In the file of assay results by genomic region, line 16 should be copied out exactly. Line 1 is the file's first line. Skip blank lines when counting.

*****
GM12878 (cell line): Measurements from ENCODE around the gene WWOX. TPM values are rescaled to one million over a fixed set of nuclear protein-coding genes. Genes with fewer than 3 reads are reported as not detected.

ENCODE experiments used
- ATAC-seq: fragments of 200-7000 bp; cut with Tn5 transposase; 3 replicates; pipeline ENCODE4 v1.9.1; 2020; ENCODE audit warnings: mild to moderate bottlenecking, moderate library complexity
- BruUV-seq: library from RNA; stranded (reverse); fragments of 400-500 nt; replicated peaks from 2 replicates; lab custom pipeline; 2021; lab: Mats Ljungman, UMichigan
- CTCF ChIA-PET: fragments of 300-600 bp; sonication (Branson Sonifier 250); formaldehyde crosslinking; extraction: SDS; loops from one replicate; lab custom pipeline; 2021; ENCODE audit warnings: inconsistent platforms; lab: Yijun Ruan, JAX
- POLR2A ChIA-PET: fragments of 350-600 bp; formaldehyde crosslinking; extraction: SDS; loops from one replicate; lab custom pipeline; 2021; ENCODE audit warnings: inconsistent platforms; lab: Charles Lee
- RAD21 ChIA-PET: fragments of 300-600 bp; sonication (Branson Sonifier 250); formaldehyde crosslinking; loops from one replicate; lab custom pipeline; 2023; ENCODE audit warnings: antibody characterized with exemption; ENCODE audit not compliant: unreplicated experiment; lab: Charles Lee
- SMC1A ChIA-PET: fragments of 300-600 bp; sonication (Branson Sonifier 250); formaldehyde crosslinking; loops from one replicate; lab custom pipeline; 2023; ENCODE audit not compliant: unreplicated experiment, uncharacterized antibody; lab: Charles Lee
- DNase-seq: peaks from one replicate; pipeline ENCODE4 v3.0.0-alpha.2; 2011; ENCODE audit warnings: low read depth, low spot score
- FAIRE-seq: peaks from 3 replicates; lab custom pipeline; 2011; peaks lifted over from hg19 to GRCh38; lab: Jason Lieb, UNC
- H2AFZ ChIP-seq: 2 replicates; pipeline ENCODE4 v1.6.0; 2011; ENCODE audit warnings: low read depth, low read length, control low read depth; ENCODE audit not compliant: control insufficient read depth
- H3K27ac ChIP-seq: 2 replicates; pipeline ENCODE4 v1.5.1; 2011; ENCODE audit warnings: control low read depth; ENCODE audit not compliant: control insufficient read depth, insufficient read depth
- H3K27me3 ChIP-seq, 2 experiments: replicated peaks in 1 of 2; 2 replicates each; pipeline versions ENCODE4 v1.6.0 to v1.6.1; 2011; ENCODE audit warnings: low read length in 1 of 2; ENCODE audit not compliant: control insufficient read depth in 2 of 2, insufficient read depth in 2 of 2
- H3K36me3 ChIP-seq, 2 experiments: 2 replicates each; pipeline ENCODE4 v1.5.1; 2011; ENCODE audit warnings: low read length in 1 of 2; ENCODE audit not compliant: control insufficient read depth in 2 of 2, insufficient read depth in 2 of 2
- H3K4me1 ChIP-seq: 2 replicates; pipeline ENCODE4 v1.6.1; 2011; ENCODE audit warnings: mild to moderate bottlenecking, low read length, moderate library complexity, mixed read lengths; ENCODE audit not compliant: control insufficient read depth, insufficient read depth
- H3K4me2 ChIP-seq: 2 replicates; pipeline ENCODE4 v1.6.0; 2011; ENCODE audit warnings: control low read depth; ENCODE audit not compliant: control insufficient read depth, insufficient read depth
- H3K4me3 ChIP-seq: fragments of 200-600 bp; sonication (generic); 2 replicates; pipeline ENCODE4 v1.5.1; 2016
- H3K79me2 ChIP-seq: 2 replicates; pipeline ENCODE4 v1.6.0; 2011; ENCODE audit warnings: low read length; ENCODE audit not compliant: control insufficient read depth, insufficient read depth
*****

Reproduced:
- H3K4me2 ChIP-seq: 2 replicates; pipeline ENCODE4 v1.6.0; 2011; ENCODE audit warnings: control low read depth; ENCODE audit not compliant: control insufficient read depth, insufficient read depth